Thou shalt not rob the workers of their jobs -- or their rest.

Aisle between cubicles

Every day, I receive at least one Email from a clergyperson or lay leader whose synagogue, church, or mosque is in serious financial trouble --- because the congregants are hurting. Some have lost jobs, others are frightened. Some are working harder and longer to “protect”” their jobs, and have no time left over for community or God.

It's not "just" anecdotes, of course; the national numbers bear this out, and the anecdotes put flesh and blood upon the numbers. The official unemployment rate is now over 10% -- the worst since before World War II.

If you include those would-be workers who have been turned down for jobs so often that they have given up looking, the unemployment rate in the USA is over 17%.

One family of every four has suffered a job loss in the last year. These losses damage everything -- nutritious food, adequate health care, pursuing an education, even religious life -- as thousands of synagogues, churches, and mosques are finding when their congregants’ contributions of money and time dry up. And the job losses continue.

I have been using the official word for this -- unemployment. But that sounds like somemebody stubbing their toe on the way to the job and ending up, by accident, "un"employed. In actuality, someone's decisions destroyed those jobs. DISemployment is a more honest word.

But official Washington (including President Obama) and official Big Business don't care.

They are operating according to a bitterly sarcastic teaching by the poet Carl Sandburg:

Stocks are property, yes.
Bonds are property, yes.
Jobs are property?
No, nix, nah, nah.

And so they boast about the "recovery" of banks and stock prices while hundreds of thousands continue to lose their jobs.

This policy violates the most basic teachings of all religious and spiritual traditions about the profound value of decent work, decent livelihood, and decent time for community and Spirit.

America needs full employment at living wages with livable hours and free time for family, neighborhood, civic engagement, and spiritual life.

There are two ways to get there. Both make sense. Both are necessary:

A massive public-works program paying living wages to rebuild the rotting infrastructure of American life. That means not just school buildings but skilled teachers, not just subsidies for super-fast and energy-efficient railroads but subsidies for art and music and neighborhood festivals, not just Internet-wiring every city but teaching all Americans how to use it effectively.

Sharing the work and sharing free time. "High productivity" means fewer workers can produce more output. This is not "good" in itself, but only if it is used to benefit society as a whole. Higher wages and salaries, and more free time, is where most of the benefit should go.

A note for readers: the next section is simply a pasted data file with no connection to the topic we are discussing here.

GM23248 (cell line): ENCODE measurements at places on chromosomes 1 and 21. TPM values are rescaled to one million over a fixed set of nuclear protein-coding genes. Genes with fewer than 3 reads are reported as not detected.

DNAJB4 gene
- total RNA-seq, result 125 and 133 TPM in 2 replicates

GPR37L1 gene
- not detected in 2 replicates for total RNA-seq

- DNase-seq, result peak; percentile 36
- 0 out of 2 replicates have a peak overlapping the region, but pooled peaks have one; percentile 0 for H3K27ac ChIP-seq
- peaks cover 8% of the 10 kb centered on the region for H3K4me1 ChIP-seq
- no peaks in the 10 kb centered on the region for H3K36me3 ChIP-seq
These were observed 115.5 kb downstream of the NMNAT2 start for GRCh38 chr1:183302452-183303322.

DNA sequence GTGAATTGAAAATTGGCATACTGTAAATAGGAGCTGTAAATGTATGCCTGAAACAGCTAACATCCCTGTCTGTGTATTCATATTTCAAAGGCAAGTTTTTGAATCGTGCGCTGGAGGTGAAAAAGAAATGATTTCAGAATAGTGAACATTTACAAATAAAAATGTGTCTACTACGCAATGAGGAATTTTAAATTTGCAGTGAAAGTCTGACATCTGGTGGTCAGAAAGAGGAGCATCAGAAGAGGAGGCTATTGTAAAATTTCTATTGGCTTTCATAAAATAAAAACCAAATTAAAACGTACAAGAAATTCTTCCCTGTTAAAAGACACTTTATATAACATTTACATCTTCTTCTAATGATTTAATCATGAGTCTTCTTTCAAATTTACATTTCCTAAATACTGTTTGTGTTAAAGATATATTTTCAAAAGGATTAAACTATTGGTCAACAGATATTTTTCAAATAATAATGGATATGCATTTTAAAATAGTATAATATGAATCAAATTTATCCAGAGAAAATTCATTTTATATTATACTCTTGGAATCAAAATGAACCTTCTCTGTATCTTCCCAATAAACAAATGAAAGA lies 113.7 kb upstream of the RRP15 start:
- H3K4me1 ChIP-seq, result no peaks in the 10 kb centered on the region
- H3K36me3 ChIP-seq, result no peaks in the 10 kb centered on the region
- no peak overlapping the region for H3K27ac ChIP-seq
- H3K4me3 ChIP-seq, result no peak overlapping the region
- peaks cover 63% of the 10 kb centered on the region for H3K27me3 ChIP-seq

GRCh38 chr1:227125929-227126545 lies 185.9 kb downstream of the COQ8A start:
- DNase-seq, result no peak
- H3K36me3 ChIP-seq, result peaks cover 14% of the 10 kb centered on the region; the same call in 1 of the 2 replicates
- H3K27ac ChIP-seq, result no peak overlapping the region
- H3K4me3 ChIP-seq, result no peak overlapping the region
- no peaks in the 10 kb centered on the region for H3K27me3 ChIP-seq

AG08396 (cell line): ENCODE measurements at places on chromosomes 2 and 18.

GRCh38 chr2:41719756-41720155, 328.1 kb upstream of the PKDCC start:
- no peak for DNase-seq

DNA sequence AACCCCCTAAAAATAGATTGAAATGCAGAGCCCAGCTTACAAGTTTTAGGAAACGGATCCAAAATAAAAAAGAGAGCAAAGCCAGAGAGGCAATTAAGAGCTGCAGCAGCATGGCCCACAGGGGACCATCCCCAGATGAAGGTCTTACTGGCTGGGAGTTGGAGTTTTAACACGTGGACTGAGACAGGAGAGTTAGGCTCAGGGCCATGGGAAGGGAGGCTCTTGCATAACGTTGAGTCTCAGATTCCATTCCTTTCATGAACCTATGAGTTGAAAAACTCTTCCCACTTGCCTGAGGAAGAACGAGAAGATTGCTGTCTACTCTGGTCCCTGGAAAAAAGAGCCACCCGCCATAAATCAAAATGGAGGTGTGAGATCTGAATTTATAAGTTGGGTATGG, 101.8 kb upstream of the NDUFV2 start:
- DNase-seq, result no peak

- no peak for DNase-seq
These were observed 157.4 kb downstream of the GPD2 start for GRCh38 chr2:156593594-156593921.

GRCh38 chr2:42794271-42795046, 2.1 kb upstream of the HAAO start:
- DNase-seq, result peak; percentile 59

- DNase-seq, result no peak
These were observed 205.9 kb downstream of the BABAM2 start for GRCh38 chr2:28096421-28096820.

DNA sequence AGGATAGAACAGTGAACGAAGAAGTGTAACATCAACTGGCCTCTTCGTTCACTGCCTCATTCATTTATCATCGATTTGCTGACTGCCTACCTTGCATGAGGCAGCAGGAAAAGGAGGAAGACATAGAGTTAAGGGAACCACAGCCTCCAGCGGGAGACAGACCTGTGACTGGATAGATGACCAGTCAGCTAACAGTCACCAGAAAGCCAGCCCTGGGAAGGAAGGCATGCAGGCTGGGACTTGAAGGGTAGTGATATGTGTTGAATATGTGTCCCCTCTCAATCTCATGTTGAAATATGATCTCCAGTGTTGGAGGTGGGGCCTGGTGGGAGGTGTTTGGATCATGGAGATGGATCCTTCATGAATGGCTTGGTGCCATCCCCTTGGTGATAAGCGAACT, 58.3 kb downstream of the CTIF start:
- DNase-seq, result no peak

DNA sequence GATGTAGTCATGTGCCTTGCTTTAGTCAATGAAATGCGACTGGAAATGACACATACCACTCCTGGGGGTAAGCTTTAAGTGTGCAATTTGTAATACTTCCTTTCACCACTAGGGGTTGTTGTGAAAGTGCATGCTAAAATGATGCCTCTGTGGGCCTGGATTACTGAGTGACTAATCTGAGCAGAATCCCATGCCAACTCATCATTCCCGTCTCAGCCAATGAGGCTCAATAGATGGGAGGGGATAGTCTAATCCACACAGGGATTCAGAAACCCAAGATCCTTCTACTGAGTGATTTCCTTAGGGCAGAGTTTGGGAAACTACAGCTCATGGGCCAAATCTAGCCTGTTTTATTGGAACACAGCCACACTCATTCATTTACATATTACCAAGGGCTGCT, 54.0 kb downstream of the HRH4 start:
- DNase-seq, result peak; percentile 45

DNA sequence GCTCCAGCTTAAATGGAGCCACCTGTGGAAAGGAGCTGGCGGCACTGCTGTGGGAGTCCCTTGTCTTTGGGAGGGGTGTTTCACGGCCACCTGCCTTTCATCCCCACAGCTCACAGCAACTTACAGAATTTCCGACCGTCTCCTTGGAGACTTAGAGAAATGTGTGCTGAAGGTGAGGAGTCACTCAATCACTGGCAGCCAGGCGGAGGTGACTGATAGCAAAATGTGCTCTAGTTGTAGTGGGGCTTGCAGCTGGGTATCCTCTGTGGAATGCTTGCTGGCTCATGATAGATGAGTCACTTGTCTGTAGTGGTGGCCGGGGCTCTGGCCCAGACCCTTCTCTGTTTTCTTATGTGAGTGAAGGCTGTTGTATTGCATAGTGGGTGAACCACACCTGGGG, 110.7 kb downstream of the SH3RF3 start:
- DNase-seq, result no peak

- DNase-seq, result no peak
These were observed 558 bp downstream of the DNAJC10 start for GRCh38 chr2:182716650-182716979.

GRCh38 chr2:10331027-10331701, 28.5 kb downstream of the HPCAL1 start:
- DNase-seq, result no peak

Since the 1980s, almost all of it has gone instead into higher profits for big corporations. Wages and salaries have stagnated - and now are declining. Free time has diminished.

What we need now are laws pegging the work week at 30 or 35 hours, forbidding compulsory overtime, and limiting voluntary overtime (perhaps requiring that employers pay into a special "free time" social fund for overtime, but not entice workers into overworking with higher per-hour pay).

These "economic" issues are also, even more deeply, spiritual issues. It is spiritually crushing not to be allowed to work, thereby contributing to the social good and meeting one's own needs as well. It is spiritually crushing to have no time to rest, to play, to visit neighbors, to shape a loving family, to pray and meditate.

The single mother trying desperately to hold three minimum-wage jobs to pay the rent and buy food shares this need for a balanced life with the $500,000-a-year lawyer who is forced to work 80 billable hours a week in order to stay in the firm.

Without this sacred balance of work for all, decent livelihood for all, and rest for all, our society becomes pathological. Drugs, disemployment, depression, despair take over -- and violence, overseas with bombs and at home with guns.

With this sacred balance, we can create a society of mature and balanced human beings -- God willing, inshallah, im yirtzeh hashem.

How do we make this change? The present arrangement in which almost all the benefits of increased productivity flow into the pockets of a few very large corporations is based on their political power. (For a powerful description of how this works in regard to banks and home-ownership, read the Bill Moyers Journal, "How Wall Street Controls Washington -- and America," at -- )

So there needs to be another kind of power -- the empowerment of the grass roots. Our religious communities could and should be at the heart of this, because that is where the value of a balanced life with free time for family, neighborhood, and the Spirit is most strongly held. Together with our labor unions, they should be initiating coalitions that include neighborhood associations, PTA's, and citizen-volunteer groups; teachers, social workers, and similar professional groups; and wise business-people.

Just as individuals need to weave together a life in which work, income, and rest all have a part, so we need to weave together these different strands of our society into a community of sharing.

How do we begin? Below this article, add your own comment so we can have a conversation with each other. Together, let's see what we can stir into action.

With blessings that we come to share worthy work, a decent income, and time for community and spirit --